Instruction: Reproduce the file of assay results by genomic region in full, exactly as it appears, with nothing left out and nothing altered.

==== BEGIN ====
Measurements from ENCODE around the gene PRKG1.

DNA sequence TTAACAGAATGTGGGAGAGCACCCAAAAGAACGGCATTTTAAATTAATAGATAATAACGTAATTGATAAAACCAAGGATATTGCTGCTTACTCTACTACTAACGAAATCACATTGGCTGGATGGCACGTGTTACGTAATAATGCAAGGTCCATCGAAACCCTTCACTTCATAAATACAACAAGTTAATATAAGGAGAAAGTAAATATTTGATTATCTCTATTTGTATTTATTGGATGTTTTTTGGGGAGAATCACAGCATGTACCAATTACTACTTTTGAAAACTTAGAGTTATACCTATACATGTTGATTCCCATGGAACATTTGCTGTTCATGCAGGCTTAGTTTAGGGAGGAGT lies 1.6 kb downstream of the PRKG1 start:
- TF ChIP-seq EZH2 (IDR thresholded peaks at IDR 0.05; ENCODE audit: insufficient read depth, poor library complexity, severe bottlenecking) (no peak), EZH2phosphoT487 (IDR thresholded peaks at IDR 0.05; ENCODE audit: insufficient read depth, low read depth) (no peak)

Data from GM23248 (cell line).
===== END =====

Measurements from ENCODE around the gene PRKG1.

DNA sequence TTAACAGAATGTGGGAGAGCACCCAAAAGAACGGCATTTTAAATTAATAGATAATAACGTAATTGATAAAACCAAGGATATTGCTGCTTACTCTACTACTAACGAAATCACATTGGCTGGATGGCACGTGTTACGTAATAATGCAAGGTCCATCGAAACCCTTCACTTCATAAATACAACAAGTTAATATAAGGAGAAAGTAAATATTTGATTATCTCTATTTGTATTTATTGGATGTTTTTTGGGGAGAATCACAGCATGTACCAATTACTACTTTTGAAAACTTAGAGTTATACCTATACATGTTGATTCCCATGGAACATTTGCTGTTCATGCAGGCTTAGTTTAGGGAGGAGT lies 1.6 kb downstream of the PRKG1 start:
- TF ChIP-seq EZH2 (IDR thresholded peaks at IDR 0.05; ENCODE audit: insufficient read depth, poor library complexity, severe bottlenecking) (no peak), EZH2phosphoT487 (IDR thresholded peaks at IDR 0.05; ENCODE audit: insufficient read depth, low read depth) (no peak)

Data from GM23248 (cell line).